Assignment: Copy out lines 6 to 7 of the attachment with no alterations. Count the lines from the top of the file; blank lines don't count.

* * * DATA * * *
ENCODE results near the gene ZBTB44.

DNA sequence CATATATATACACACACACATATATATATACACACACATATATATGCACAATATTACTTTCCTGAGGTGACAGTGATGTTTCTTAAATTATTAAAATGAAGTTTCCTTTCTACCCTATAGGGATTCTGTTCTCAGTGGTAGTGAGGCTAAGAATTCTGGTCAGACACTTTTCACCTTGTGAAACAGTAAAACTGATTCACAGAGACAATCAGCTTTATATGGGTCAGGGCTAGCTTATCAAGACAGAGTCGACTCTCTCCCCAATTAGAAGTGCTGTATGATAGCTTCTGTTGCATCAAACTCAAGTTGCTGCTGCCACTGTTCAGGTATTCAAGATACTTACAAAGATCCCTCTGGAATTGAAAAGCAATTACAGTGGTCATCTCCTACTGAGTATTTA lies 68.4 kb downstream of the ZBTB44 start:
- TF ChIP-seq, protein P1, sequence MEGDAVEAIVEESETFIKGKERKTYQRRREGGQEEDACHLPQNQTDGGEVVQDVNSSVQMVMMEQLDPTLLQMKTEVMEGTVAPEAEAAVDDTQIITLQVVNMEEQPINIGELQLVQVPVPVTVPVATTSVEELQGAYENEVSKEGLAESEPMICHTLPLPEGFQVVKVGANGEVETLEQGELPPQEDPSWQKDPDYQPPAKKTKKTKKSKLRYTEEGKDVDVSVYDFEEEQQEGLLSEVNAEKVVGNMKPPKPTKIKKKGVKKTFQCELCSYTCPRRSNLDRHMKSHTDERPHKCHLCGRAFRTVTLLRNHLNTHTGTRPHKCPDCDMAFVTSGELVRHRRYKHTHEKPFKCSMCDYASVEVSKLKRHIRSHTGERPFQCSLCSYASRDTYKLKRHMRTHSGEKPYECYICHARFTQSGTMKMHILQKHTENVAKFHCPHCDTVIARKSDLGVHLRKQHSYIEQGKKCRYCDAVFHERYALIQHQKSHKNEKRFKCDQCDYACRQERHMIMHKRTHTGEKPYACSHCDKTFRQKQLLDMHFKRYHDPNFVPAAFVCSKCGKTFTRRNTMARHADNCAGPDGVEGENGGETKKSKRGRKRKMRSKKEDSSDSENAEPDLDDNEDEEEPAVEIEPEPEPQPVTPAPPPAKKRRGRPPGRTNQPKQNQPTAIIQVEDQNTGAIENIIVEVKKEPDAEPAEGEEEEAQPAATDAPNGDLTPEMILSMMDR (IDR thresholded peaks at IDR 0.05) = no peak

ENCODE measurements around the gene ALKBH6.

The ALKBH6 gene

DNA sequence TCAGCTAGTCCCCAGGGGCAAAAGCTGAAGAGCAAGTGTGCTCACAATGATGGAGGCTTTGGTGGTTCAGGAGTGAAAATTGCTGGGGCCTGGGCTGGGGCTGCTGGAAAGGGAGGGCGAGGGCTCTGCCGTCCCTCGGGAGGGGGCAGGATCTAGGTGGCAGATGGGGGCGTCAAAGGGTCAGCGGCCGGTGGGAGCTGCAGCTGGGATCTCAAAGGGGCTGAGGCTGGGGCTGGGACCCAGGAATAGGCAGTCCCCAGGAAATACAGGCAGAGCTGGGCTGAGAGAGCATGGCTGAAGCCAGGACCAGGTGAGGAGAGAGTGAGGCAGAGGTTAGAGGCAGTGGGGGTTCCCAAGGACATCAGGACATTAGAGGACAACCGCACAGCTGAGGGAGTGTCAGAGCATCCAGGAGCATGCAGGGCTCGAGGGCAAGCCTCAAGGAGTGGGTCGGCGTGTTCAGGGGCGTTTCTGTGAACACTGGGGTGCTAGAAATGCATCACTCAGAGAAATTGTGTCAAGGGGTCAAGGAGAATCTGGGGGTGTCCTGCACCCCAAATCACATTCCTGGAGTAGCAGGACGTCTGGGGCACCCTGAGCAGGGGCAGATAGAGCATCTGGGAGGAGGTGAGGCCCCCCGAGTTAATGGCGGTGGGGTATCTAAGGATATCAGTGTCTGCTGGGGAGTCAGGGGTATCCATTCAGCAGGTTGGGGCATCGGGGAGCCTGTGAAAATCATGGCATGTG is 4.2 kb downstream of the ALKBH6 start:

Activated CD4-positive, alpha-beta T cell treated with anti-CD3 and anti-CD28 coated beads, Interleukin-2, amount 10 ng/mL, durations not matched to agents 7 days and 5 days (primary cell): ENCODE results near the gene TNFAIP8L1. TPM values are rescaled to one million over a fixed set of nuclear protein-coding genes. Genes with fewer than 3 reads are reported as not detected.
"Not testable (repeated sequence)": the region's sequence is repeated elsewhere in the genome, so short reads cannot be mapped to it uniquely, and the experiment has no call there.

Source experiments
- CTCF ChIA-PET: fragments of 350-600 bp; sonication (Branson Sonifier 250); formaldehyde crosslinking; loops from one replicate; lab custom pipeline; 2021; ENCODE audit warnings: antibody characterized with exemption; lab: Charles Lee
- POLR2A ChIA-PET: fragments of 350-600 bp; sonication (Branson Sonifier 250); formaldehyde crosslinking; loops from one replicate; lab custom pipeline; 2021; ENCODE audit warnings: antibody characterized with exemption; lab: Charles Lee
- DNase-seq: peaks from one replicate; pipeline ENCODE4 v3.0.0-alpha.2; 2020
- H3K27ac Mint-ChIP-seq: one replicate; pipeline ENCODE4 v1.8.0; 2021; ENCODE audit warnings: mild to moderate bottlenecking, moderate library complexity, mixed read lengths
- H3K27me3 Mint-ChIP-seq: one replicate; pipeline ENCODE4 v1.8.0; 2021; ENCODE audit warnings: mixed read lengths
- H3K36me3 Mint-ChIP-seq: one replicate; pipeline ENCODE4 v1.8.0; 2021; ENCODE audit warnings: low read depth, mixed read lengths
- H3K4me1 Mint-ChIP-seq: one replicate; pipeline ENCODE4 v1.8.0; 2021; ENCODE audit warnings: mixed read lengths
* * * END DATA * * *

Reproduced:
DNA sequence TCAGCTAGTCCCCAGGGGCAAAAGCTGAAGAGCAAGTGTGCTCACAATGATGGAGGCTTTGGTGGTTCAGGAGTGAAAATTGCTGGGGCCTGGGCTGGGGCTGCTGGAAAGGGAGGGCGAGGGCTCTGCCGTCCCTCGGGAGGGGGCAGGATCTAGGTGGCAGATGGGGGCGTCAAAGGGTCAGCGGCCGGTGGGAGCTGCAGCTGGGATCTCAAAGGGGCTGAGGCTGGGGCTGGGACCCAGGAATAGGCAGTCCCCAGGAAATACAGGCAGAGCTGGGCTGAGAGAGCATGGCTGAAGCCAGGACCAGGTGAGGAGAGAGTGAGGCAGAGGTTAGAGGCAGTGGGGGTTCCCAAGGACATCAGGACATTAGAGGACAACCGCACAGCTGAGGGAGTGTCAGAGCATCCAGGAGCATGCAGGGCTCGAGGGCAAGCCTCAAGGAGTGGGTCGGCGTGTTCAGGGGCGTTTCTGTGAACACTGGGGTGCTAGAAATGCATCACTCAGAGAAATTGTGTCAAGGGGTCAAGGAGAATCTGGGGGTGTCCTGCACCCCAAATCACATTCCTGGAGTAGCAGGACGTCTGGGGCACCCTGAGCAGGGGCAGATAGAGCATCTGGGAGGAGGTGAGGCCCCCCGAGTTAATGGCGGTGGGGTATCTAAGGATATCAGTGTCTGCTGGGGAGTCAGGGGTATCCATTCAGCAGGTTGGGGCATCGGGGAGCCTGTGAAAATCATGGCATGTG is 4.2 kb downstream of the ALKBH6 start:

Activated CD4-positive, alpha-beta T cell treated with anti-CD3 and anti-CD28 coated beads, Interleukin-2, amount 10 ng/mL, durations not matched to agents 7 days and 5 days (primary cell): ENCODE results near the gene TNFAIP8L1. TPM values are rescaled to one million over a fixed set of nuclear protein-coding genes. Genes with fewer than 3 reads are reported as not detected.